Anyone familiar with the work of Dave Ramsey knows his famous 7 Baby Steps. They are designed to help people save for emergencies, eliminate debt and build wealth.
If you need a refresher, those steps are:
Save $1,000 for your starter emergency fund.
Pay off all debt (except the house) using the debt snowball.
Save 3–6 months of expenses in a fully funded emergency fund.
Invest 15% of your household income in retirement.
Save for your children’s college fund.
Pay off your home early.
Build wealth and give.
But the thing is, your financial journey doesn’t end there. Once you graduate beyond the 7 Baby Steps, there are a variety of financial steps to take to successfully transition from accumulating wealth to managing wealth.
1. Maintain a Debt-Free Balance Sheet Before Retirement
If you’re nearing retirement while carrying outstanding debt, it’s okay to restart Baby Step 2 and follow the snowball method. For many soon-to-be-retirees, the main challenge is avoiding any new debt, even when you have good intentions at heart. One type of debt plaguing older adults is student loan debt, as many parents and grandparents co-sign or take out loans to help pay for a child or grandchild’s education.
2. Invest Your Excess Cash
Keeping the value of your money above the rate of inflation is a major reason for investing money. Therefore, you should consider investing your excess cash – as long as you have a fully funded emergency fund.
3. Consolidate Your Retirement Accounts
Consolidating your retirement accounts into a single individual retirement account (IRA) provides a variety of benefits, including the potential to lower your investment fees, more investment options and direct professional help.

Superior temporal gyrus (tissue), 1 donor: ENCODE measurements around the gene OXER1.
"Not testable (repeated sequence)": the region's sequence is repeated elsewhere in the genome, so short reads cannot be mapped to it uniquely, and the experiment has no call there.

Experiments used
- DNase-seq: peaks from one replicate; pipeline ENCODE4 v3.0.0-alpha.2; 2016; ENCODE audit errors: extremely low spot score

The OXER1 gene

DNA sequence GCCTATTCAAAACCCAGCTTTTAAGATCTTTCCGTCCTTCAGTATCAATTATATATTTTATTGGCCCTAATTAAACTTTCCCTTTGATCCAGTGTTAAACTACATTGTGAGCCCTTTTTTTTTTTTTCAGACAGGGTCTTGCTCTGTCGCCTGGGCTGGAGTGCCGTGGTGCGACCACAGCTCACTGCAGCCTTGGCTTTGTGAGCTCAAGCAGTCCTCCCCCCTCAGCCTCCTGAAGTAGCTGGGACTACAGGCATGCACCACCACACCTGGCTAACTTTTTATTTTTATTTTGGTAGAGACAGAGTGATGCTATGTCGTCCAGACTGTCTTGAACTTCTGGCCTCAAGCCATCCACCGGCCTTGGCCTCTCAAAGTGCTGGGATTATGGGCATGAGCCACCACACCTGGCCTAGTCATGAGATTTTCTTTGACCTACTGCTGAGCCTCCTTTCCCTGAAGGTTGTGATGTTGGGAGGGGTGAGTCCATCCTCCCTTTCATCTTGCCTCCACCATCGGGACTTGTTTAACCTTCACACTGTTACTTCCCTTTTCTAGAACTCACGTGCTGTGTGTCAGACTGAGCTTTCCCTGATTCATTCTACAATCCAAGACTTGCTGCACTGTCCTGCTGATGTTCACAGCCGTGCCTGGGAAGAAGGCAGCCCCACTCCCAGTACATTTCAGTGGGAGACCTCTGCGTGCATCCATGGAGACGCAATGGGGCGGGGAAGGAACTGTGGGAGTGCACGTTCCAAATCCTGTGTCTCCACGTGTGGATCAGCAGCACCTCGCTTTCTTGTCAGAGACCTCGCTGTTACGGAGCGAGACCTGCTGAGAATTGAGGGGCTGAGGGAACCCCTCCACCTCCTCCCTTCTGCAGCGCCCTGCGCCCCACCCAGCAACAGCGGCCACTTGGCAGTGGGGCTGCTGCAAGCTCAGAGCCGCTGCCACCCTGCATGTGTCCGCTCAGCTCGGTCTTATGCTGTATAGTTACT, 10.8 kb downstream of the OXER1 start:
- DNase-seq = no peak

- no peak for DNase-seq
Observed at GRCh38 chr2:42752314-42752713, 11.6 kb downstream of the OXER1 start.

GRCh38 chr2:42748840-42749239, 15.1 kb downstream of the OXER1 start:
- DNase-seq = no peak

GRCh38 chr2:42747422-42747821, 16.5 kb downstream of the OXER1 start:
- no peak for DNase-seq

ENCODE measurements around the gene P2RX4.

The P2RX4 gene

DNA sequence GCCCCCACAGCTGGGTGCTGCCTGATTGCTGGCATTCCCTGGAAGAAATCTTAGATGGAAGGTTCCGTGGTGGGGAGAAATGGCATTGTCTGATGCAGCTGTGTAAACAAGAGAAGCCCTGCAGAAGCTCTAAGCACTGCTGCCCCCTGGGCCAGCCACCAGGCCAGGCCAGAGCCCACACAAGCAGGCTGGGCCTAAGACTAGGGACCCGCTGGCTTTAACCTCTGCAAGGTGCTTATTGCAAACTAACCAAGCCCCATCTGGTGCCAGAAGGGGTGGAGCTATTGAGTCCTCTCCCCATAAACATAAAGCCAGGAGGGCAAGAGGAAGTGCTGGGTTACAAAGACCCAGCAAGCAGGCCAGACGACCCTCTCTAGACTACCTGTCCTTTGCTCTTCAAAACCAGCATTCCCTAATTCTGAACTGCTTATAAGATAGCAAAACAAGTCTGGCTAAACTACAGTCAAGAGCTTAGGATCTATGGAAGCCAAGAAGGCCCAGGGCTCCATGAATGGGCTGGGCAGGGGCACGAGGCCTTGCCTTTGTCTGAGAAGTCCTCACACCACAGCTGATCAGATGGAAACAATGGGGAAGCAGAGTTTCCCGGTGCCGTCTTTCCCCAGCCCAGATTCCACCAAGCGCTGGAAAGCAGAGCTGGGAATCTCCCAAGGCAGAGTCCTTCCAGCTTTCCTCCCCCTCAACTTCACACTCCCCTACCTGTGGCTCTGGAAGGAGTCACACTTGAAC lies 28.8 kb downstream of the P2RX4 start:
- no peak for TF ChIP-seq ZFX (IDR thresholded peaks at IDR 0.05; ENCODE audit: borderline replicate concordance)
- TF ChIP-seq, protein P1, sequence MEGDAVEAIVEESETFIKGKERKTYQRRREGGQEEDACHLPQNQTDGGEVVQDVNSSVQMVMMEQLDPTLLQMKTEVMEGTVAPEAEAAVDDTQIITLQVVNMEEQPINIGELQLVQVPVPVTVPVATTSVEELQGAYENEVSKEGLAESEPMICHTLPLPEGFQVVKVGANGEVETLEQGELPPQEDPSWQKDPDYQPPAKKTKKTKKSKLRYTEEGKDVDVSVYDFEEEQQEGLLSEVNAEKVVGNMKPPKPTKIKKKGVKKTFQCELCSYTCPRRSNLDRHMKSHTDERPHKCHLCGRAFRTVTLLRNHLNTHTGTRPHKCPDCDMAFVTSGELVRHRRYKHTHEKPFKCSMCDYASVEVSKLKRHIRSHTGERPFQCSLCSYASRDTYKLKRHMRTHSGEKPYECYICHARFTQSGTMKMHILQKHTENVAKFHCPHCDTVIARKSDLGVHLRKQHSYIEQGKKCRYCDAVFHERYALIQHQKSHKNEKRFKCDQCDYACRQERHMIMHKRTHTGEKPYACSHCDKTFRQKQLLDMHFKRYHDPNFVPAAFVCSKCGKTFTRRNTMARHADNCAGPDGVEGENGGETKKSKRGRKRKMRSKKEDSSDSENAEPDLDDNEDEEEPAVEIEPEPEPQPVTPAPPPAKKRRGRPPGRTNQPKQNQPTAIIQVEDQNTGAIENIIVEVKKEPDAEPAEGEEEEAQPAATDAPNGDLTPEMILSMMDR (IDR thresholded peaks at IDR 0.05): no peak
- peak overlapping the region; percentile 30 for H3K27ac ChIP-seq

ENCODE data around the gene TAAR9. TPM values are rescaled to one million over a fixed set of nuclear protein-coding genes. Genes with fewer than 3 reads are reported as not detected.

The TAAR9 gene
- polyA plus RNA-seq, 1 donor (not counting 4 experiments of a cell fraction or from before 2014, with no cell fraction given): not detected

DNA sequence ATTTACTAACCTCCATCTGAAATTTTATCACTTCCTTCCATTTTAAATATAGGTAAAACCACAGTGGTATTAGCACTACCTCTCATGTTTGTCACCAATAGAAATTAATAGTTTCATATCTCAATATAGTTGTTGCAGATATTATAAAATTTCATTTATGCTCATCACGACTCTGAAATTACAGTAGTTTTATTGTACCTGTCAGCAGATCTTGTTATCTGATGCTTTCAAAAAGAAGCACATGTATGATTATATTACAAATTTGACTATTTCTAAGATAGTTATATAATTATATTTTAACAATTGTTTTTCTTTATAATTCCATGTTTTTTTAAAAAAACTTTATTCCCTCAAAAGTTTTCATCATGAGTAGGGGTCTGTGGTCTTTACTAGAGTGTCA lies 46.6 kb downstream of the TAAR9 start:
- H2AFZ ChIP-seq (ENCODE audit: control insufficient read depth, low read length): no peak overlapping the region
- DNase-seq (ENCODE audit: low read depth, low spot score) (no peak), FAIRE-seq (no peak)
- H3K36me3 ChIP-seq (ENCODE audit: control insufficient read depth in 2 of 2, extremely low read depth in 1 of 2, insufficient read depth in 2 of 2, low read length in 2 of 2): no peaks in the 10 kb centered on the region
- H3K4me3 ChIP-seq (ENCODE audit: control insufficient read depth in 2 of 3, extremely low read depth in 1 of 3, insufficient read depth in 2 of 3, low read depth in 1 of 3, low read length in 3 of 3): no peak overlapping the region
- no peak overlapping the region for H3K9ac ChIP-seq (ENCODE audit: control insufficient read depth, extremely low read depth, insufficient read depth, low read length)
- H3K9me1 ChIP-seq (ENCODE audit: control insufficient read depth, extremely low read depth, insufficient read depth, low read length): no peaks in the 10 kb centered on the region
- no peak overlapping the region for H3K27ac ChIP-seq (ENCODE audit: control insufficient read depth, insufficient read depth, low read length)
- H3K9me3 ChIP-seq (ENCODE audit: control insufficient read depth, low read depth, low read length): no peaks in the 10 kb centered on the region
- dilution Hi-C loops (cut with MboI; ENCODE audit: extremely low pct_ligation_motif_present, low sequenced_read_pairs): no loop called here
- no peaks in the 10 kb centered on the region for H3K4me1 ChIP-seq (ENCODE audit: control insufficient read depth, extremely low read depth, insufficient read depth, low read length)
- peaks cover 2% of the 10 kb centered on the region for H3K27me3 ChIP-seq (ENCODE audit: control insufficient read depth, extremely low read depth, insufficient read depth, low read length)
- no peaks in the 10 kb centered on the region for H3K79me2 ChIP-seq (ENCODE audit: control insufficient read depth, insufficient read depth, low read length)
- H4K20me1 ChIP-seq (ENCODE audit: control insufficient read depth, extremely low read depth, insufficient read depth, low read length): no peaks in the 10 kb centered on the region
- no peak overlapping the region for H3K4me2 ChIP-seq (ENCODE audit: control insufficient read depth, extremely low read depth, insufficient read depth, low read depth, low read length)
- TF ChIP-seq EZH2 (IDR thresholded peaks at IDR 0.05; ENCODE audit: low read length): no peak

4. Use Your Children’s College Fund Effectively for Financial Aid
If not careful, families helping a student pay for college may learn a new meaning behind the phrase “no good deed goes unpunished.” That’s because common college savings vehicles, from 529 accounts to trust funds, that are not set up properly can adversely impact the amount of financial aid a student receives.
5. Using Your Home for Retirement Income
For many retirees, home equity – the amount of the home you own – is their largest store of wealth. And, a common way turn your home into retirement income is to simply move to a less expensive one, known as downsizing.
6. Give Efficiently
One of the best uses of your wealth is to help others. But as a donor, when and what you give has various tax implications. Therefore, it is important to ensure your charitable goals are successfully implemented into your current and future financial life.
If you would like to learn more about these advanced financial steps, download your free copy of GRADUATION: Advanced Money Moves Beyond the 7 Baby Steps. It’s an easy read packed full of information that’s appropriate for where you are in your financial journey.